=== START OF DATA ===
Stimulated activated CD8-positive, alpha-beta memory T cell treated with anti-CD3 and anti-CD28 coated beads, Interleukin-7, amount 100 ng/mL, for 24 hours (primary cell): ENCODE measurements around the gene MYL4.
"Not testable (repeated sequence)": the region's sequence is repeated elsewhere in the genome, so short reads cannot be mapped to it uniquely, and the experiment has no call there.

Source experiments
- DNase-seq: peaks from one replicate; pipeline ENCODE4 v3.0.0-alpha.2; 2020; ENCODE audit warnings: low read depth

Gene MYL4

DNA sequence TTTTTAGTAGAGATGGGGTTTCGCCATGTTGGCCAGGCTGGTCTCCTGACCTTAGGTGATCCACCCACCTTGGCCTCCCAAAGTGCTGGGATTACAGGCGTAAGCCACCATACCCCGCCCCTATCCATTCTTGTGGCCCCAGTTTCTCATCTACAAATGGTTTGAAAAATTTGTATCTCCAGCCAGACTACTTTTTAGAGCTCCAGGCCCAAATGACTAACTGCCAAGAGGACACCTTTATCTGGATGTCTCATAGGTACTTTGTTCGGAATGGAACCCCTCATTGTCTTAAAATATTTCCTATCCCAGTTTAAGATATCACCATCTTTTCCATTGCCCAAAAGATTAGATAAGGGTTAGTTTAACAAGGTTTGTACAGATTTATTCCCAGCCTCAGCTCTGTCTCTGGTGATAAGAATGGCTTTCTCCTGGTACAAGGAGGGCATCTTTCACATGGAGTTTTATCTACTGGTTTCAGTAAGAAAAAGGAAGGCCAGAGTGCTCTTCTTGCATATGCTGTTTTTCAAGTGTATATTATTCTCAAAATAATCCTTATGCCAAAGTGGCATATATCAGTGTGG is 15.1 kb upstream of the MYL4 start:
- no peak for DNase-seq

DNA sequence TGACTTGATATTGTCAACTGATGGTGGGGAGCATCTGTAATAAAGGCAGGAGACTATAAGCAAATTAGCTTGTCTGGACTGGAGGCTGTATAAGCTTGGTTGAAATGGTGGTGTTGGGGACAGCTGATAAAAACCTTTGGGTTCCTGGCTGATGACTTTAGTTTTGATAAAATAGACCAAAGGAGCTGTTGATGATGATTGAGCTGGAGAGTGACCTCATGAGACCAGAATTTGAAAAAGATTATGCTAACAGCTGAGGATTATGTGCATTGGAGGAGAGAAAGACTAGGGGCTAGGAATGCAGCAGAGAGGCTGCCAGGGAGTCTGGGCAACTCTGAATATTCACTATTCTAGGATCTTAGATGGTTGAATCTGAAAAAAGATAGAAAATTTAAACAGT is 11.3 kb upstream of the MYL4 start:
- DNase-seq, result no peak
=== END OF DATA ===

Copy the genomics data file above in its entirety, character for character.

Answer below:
Stimulated activated CD8-positive, alpha-beta memory T cell treated with anti-CD3 and anti-CD28 coated beads, Interleukin-7, amount 100 ng/mL, for 24 hours (primary cell): ENCODE measurements around the gene MYL4.
"Not testable (repeated sequence)": the region's sequence is repeated elsewhere in the genome, so short reads cannot be mapped to it uniquely, and the experiment has no call there.

Source experiments
- DNase-seq: peaks from one replicate; pipeline ENCODE4 v3.0.0-alpha.2; 2020; ENCODE audit warnings: low read depth

Gene MYL4

DNA sequence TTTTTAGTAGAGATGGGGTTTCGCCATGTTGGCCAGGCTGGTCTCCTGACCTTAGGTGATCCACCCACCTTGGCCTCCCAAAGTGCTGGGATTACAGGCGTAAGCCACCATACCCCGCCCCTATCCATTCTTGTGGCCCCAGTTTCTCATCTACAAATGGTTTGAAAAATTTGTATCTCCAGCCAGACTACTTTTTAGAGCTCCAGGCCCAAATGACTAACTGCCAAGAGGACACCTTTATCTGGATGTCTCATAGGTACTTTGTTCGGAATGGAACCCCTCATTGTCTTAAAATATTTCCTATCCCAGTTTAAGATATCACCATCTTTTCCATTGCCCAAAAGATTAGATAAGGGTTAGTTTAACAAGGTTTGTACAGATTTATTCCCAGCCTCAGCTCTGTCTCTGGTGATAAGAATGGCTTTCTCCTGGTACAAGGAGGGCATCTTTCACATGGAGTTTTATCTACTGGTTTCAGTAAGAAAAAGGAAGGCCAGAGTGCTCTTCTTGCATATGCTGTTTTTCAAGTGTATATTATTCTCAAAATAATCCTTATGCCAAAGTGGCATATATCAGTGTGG is 15.1 kb upstream of the MYL4 start:
- no peak for DNase-seq

DNA sequence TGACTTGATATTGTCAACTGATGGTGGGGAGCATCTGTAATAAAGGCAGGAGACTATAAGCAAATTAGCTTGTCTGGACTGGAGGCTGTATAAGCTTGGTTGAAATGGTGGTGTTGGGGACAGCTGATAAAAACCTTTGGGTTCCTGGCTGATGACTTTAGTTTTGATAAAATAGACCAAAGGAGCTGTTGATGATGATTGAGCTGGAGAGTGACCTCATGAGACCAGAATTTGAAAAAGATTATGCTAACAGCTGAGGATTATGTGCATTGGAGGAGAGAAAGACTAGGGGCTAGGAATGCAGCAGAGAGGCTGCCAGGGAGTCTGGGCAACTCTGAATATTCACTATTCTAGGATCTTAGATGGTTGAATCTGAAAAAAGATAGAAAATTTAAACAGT is 11.3 kb upstream of the MYL4 start:
- DNase-seq, result no peak